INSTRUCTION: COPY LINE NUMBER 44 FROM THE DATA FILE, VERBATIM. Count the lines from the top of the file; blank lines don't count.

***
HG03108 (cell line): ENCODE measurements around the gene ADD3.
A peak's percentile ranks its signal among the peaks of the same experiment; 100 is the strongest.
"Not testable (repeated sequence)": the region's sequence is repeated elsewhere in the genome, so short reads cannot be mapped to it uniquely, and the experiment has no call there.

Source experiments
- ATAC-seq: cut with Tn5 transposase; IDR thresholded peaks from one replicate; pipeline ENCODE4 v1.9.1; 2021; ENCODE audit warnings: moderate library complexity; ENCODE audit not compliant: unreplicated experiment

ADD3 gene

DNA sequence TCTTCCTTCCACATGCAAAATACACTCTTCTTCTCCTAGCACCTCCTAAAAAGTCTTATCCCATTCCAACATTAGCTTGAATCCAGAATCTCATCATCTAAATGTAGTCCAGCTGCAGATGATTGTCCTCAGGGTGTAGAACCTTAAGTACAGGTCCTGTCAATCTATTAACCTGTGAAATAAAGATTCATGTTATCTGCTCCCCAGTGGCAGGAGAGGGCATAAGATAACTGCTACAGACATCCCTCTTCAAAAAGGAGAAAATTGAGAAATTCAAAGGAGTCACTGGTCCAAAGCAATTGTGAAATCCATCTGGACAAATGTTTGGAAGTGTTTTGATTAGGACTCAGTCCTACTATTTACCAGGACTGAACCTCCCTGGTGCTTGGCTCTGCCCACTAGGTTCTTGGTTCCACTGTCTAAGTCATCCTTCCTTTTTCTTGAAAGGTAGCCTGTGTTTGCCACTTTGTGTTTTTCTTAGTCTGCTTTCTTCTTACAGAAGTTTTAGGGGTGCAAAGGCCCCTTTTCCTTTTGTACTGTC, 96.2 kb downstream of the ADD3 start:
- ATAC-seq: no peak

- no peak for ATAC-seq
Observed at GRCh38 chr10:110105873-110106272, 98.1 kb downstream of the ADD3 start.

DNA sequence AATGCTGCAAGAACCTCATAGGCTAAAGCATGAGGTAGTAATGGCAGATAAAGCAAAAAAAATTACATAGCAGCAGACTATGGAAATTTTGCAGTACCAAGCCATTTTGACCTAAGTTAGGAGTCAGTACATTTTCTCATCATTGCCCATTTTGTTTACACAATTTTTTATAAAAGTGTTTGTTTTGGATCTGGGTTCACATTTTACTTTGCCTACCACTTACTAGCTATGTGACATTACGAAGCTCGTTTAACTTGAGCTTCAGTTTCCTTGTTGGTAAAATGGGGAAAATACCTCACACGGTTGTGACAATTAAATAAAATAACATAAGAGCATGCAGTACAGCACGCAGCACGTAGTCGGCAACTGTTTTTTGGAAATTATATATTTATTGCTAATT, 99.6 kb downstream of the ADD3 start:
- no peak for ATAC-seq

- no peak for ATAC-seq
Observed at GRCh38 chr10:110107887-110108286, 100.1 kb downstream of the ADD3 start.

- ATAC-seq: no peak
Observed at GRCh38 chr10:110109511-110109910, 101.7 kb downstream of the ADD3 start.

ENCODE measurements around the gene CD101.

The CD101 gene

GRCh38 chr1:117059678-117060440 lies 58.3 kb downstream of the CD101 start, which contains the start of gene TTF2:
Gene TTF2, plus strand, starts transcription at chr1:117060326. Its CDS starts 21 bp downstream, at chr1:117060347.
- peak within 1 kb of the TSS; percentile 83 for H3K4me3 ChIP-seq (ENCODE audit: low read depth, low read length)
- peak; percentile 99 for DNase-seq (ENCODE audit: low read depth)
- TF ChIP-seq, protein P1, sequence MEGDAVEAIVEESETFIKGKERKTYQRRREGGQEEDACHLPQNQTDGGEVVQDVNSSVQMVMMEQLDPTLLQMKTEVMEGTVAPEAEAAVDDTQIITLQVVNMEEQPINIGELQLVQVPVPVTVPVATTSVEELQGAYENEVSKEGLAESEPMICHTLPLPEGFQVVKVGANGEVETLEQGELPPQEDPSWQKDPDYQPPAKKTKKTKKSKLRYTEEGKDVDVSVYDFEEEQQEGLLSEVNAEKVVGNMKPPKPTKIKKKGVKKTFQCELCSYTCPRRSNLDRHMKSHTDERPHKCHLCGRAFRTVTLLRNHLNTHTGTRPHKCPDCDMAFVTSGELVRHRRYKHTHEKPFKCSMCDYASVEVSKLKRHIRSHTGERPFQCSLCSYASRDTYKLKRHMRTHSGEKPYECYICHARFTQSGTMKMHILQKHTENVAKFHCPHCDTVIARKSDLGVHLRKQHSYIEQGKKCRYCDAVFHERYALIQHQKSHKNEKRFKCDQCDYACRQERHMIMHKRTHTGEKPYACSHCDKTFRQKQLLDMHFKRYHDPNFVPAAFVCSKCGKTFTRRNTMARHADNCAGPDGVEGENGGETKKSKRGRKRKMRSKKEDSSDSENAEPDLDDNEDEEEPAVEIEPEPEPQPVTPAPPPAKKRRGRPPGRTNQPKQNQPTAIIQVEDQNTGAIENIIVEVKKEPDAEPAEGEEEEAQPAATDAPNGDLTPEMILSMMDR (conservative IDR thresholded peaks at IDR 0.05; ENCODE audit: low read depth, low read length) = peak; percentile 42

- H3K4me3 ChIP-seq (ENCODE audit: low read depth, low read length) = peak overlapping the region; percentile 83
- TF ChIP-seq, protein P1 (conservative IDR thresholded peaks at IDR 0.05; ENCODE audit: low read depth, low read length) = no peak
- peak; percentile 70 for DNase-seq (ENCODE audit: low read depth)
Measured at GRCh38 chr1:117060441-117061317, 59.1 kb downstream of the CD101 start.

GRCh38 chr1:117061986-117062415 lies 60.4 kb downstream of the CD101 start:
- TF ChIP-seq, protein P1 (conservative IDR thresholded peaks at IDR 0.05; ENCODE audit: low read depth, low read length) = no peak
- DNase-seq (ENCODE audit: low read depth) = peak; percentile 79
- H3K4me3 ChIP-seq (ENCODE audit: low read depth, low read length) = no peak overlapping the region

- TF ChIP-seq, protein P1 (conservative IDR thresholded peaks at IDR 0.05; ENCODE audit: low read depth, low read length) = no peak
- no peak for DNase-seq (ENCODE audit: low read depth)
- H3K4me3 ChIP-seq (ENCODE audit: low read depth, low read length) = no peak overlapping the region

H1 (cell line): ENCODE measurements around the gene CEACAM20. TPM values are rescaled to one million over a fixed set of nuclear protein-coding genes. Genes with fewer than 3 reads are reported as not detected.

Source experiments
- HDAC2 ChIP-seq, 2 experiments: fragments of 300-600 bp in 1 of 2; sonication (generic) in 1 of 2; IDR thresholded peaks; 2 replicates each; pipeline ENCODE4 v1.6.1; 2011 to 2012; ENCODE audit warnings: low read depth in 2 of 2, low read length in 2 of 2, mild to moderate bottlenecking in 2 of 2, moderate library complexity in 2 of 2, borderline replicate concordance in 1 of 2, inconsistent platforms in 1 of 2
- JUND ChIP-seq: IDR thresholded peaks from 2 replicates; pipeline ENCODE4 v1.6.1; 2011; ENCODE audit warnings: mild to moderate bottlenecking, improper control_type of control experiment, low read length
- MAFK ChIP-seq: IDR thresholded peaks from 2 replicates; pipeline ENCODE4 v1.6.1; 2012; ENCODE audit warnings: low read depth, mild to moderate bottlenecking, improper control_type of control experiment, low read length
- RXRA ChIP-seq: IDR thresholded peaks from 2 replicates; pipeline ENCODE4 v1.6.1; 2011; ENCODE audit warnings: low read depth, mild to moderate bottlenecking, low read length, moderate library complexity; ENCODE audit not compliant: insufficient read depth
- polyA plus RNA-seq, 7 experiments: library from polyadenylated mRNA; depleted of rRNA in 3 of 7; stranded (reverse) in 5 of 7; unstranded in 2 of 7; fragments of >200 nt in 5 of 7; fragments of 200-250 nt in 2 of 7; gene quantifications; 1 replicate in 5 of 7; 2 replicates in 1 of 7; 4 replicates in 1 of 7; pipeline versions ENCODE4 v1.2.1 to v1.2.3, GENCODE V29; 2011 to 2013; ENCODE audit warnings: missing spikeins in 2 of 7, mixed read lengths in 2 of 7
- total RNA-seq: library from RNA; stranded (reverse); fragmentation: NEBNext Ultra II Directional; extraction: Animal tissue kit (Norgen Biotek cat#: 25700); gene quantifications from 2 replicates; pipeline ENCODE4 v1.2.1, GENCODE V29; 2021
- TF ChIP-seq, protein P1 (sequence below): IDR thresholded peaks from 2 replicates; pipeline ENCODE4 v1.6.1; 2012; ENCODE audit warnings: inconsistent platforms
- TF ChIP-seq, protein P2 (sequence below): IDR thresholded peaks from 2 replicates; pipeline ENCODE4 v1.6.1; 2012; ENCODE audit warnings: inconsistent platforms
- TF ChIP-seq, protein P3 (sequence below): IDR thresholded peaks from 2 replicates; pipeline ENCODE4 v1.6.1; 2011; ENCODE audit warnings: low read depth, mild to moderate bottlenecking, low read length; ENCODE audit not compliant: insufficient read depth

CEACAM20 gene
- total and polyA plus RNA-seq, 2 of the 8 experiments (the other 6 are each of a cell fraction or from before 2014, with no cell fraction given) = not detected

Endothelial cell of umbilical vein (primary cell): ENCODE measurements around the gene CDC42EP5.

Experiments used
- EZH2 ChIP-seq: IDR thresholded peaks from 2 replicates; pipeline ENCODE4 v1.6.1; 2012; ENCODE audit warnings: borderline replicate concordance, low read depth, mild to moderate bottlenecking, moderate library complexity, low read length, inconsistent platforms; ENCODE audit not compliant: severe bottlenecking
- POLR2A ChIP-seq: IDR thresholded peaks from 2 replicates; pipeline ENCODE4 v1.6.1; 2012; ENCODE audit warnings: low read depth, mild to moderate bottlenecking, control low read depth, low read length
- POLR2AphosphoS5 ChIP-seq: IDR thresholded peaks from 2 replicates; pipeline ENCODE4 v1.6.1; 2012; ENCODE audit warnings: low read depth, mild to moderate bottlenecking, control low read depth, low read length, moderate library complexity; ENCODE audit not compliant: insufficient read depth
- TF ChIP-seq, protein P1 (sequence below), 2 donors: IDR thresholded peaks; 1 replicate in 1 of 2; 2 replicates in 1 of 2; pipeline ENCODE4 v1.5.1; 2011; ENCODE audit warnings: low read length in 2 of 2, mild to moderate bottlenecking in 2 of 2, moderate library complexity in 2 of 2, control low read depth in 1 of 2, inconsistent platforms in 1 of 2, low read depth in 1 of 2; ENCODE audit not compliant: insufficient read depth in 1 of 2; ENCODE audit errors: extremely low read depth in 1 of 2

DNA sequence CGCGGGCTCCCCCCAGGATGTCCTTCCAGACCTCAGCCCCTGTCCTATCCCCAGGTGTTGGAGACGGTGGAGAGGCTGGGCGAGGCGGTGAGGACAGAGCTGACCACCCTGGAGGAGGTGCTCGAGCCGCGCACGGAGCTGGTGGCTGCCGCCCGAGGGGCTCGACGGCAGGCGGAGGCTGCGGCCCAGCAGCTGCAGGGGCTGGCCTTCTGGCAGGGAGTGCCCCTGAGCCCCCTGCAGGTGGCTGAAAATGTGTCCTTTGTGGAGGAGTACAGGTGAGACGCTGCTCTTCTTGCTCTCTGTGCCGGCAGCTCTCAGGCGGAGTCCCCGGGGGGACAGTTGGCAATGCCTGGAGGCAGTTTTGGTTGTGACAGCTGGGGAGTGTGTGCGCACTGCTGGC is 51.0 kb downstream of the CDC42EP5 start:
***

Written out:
- TF ChIP-seq, protein P2 (sequence below): IDR thresholded peaks from 2 replicates; pipeline ENCODE4 v1.6.1; 2012; ENCODE audit warnings: inconsistent platforms